This is another intense action film from terrific director Greengrass, best known for the award-winning docudrama films Bloody Sunday and United 93, and the action adventure Bourne Trilogy with Matt Damon.

The two are reunited here as we follow chief warrant officer Damon in the early days of the U.S. invasion of Iraq leading a special squad on a search of suspected WMD sites. The search keeps coming up empty, which leads Damon to question the validity of their intelligence. When he gets stonewalled, his quest leads him to a CIA field head, played by terrific Irish actor Brendan Gleeson (In Bruges).

Greengrass delicately balances action sequences with plot exposition, using an administration puppet, Greg Kinnear, and a Wall St Journal writer (Susan Lynch) who released articles about WMDs in Iraq, using an internal intel source called Magellan to protect their identity. This becomes a chase film, a nailbiter, and though light on character development, it's strong on plot and action.

Green Zone makes a good companion film to Kathryn Bigelow's best picture of 2009, The Hurt Locker, this one as we invade Baghdad, Locker following a bomb squad after we occupy the city.

Paul Greengrass [photo rt] has won 30 awards for his films so far, most for Bloody Sunday and United 93. IMDB awards page for Greengrass

Note: Roger Ebert gave this film four stars


Wednesday, December 1, 2010

The Gay Divorcee

Mark Sandrich, 1934, bw (8.5*)

My favorite of the Fred Astaire-Ginger Rogers musical comedies, because this one is by far the funniest. The absurb plot involved bored Mimi, looking to get out of her marriage, a hired co-respondent Italian named Tonetti ("If you like-a spaghetti, stick-a with Tonetti!", is his professional motto), hilariously played by Eric Rhodes, who was in several with the dance team for comic relief - he was an expert, scene-stealing comic actor. Thanks to a very funny password phrase mix-up about fate, when she goes to meet him at a resort, she mistakes Astaire for the hired beau.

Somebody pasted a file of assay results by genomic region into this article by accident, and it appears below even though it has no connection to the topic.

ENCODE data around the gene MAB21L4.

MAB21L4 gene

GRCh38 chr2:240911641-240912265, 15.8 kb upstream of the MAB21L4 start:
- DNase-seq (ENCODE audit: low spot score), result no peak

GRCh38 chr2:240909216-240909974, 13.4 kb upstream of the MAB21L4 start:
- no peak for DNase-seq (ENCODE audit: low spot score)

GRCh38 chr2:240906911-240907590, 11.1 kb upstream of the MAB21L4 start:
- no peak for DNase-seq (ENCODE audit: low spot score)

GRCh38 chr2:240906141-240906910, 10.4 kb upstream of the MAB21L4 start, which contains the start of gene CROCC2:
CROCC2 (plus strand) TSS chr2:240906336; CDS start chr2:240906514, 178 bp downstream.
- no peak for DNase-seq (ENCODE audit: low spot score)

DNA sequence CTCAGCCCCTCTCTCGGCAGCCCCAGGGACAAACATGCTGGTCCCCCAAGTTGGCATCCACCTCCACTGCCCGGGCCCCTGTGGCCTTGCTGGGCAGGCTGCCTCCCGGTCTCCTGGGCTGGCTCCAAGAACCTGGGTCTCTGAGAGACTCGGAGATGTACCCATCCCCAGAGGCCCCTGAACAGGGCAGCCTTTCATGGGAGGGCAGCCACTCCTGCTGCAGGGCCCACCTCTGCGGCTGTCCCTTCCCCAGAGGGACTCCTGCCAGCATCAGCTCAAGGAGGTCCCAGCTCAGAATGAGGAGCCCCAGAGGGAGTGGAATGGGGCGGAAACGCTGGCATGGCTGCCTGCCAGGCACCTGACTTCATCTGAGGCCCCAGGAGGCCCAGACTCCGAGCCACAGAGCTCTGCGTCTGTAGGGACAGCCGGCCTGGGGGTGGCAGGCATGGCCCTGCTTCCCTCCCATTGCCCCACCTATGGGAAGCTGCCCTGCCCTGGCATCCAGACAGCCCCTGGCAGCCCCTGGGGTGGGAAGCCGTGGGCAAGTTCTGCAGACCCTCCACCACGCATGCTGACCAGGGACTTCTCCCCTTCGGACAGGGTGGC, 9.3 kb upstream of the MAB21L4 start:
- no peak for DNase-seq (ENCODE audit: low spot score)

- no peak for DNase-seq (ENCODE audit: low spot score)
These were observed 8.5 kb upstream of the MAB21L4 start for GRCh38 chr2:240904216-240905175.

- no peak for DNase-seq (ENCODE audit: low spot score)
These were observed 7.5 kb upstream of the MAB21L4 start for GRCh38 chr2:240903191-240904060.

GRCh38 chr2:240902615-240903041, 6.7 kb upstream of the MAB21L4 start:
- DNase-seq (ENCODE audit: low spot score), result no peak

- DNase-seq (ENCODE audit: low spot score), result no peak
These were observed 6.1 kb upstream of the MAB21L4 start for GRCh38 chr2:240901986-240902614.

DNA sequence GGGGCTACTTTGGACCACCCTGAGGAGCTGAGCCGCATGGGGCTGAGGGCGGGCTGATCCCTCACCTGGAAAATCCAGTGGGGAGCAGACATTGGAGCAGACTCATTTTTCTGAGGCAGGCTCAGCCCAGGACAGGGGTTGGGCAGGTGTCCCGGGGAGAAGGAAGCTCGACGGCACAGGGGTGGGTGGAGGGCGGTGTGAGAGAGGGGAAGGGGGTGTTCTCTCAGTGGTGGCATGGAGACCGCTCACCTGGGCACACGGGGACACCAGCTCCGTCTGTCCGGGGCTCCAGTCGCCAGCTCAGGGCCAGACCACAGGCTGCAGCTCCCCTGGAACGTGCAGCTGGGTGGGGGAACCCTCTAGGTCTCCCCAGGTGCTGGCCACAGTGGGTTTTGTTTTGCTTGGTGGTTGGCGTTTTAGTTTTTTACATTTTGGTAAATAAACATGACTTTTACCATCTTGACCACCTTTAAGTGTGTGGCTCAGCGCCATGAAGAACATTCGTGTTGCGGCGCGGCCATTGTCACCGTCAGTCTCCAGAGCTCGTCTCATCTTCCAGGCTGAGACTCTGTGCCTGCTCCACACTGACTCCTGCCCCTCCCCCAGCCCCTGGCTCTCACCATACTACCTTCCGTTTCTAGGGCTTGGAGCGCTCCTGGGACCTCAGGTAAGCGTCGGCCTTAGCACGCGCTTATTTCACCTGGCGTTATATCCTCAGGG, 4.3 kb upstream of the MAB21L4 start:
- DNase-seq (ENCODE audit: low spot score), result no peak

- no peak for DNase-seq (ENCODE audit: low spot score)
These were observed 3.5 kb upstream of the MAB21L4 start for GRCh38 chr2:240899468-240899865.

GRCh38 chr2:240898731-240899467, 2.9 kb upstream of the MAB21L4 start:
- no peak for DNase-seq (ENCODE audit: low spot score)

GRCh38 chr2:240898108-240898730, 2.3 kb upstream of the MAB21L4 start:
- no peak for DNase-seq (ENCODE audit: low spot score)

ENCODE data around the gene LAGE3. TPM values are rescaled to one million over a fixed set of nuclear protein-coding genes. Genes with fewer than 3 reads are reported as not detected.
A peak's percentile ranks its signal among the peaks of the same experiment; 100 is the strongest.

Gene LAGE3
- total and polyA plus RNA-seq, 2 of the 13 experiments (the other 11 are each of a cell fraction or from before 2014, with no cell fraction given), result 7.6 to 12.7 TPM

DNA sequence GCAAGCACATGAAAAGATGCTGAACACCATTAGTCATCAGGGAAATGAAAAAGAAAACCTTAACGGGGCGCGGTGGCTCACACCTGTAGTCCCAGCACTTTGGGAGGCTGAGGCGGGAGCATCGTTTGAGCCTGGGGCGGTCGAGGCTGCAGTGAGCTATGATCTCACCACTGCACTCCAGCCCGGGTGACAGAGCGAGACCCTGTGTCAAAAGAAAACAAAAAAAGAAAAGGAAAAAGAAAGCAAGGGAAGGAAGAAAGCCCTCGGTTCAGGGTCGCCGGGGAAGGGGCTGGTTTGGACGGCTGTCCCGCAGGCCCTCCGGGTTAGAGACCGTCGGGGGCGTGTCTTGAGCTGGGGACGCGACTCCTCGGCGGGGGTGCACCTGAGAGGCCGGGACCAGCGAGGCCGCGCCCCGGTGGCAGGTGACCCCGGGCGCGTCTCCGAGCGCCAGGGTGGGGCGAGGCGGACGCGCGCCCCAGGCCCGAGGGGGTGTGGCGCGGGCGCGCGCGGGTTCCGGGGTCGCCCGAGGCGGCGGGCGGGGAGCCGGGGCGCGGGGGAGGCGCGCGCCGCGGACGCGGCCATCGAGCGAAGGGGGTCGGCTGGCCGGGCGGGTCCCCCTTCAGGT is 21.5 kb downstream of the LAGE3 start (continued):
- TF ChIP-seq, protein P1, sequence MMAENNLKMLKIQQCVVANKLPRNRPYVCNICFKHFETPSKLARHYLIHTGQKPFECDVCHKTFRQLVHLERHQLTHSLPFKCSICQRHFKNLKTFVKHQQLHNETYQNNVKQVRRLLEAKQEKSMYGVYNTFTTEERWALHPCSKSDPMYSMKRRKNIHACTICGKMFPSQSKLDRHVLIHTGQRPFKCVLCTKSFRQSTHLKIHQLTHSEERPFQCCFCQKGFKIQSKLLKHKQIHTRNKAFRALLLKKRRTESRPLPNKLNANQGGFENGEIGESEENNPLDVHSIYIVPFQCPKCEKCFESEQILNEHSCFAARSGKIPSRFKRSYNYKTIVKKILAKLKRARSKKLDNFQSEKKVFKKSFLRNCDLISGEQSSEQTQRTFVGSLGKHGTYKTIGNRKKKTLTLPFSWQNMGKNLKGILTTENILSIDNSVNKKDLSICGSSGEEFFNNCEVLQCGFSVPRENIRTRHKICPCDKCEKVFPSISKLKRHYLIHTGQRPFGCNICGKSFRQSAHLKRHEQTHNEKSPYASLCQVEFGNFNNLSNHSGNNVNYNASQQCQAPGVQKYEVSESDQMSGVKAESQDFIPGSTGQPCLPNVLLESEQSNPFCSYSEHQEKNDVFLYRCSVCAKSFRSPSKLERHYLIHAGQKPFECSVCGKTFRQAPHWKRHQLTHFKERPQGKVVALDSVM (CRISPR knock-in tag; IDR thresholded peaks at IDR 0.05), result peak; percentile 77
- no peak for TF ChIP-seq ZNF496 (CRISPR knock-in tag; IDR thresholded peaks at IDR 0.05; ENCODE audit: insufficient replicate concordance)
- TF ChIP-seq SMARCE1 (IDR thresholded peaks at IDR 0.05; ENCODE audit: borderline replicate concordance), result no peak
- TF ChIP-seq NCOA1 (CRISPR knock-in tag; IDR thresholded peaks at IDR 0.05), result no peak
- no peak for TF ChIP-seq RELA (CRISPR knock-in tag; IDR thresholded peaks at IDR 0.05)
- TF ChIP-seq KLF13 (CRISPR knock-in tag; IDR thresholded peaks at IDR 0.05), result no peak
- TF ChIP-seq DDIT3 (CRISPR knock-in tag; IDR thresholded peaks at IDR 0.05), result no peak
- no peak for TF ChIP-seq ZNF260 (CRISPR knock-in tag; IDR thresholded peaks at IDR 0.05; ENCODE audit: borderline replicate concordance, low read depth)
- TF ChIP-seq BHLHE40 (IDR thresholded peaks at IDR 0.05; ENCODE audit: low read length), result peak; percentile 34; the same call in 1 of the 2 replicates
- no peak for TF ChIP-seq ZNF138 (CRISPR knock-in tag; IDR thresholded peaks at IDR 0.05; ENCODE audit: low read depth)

There's mucho dancing, romancing, and running around before the husband is due to arrive, including a monster 15-minute version of "The Continental", the song from this that won the Oscar® that year, beating out Cole Porter's "Night and Day", also from this film. Overall, 5 Oscar® nominations, this is a don't miss for fans of the screwball comedy and the musical era in Hollywood.

Quote: Fate is foolish, take a chance! (Tonetti) This was one confusion of their 'passcode' (of many): Fate is the fool's word for chance.


Sunday, November 28, 2010

The Buccaneers

Philip Saville, 1996, tv miniseries (8.2*)
In this lesser-known Edith Wharton novel, two wealthy St. George sisters (Carla Gugino and Alison Elliott) are known as new money in the U.S., and since their father made the money with a casino, are shunned by high society. So they head to London with two friends (Rya Kihlstedt and Mira Sorvino, who actually plays a Brazilian) to gain more prestige by hobknobbing with high society there.

There they actually are courted by dukes and lords, and seemingly by anyone eligible, as this four-hour Masterpiece Theater miniseries follows their stories as they "conquest and plunder" (two of the section titles) the mother country, hence the title. Apparently American women are so less reserved than their snobbish British counterparts that they are infinitely more appealing to the men.

If you enjoy the novels of Wharton and Jane Austen, or the lush historical dramas of the BBC, then this will be right up your alley. Perhaps a bit soapy compared to other Wharton novels, this still recalls the best of Austen, with much humor and fine acting sprinkled among the romance and the opulent settings.

Quote: "They're here for the London season." "Don't they have a season of their own?"


Monday, November 22, 2010

Manufactured Landscapes

Jennifer Baichwal, 2006 (8.4*)
Baichwal's visually riveting documentary follows photographer Edward Burtynsky around the world as he takes photographs of man-made landscapes of staggering immensity, from open pit mines to mountains of coal to seemingly miles long factories.

Though Burtynsky's individual photos are works of art, giant museum-sized prints with amazing detail, the landscapes they portray make a visual statement of how out-of-control civilization has threatened to become.

Perhaps the eeriest scenes to me are the giant tankers allowed to run aground in Bangladesh where workers break them up into giant slabs of iron for recycling. Think again where your recycled products end up, as we are shown mountains of recycled materials in China where workers in masks (due to toxins) basically pull out only a few metals, such as aluminum.